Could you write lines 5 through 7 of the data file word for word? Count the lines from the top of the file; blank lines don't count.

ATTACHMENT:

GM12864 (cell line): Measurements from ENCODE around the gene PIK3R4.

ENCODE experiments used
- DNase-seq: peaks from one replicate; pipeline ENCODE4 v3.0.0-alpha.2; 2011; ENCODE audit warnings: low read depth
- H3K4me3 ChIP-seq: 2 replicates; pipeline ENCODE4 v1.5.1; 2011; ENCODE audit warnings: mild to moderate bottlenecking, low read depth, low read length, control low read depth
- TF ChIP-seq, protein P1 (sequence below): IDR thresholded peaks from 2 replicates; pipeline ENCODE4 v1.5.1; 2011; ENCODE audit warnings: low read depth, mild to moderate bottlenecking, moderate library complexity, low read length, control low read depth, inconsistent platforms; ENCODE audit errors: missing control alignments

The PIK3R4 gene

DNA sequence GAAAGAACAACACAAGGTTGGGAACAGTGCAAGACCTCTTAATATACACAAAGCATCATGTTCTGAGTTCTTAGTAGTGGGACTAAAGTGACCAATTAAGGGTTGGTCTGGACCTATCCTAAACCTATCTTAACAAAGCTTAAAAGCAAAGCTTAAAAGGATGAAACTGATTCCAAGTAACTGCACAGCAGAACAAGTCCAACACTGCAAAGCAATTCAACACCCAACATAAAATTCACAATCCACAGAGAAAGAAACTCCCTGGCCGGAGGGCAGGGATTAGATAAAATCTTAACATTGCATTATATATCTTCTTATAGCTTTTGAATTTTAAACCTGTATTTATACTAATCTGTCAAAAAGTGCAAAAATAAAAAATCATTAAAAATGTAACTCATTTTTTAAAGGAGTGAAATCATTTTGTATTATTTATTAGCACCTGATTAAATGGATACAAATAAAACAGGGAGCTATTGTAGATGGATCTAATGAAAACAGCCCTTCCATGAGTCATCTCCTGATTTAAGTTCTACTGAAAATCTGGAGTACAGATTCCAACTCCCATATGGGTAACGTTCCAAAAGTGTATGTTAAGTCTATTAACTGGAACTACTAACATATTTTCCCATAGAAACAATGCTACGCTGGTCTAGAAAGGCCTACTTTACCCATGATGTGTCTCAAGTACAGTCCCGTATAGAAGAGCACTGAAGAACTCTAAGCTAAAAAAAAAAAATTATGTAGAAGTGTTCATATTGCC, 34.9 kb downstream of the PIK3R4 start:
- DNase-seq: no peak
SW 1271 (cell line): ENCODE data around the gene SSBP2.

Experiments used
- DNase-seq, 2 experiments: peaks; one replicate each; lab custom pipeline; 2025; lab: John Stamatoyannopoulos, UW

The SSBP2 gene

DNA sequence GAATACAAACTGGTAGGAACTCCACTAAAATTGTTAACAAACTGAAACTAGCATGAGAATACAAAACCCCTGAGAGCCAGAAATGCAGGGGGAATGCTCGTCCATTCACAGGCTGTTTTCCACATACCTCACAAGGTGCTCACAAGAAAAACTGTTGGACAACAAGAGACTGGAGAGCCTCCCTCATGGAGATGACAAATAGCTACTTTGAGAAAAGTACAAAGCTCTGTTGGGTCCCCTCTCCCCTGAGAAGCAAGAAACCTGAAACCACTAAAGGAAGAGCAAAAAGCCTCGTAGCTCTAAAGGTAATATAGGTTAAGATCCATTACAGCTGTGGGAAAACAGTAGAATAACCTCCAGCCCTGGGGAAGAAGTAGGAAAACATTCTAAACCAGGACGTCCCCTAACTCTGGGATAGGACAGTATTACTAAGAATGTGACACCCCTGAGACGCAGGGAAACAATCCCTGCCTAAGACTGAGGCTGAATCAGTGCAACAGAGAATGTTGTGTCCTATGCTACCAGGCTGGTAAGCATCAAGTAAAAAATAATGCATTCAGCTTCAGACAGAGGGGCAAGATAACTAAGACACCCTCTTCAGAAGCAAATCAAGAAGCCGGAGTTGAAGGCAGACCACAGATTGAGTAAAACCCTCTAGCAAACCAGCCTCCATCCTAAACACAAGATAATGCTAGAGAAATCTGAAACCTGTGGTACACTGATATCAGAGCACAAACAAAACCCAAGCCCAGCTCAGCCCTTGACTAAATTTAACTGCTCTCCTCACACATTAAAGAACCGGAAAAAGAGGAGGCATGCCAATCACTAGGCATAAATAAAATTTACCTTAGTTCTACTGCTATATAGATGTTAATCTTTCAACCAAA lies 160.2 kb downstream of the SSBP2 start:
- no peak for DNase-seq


- TF ChIP-seq, protein P1 (sequence below): IDR thresholded peaks from 2 replicates; pipeline ENCODE4 v1.5.1; 2011; ENCODE audit warnings: low read depth, mild to moderate bottlenecking, moderate library complexity, low read length, control low read depth, inconsistent platforms; ENCODE audit errors: missing control alignments

The PIK3R4 gene

DNA sequence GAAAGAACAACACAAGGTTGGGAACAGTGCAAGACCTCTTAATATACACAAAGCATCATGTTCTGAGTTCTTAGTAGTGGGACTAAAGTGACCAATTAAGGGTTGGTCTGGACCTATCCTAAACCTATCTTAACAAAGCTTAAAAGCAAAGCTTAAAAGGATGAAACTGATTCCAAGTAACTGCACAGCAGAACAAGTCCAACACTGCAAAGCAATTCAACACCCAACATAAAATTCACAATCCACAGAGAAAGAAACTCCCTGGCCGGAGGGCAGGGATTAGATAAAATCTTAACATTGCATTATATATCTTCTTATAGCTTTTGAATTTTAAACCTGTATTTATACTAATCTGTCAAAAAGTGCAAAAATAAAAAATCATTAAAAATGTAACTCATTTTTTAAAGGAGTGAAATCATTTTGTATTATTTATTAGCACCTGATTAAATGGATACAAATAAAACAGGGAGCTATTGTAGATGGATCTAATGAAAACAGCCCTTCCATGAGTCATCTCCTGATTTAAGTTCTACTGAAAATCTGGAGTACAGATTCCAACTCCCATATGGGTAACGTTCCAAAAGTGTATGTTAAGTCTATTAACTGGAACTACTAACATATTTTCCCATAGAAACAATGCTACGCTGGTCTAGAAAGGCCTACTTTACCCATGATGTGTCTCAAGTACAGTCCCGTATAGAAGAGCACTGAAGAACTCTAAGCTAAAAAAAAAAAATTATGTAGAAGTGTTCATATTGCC, 34.9 kb downstream of the PIK3R4 start: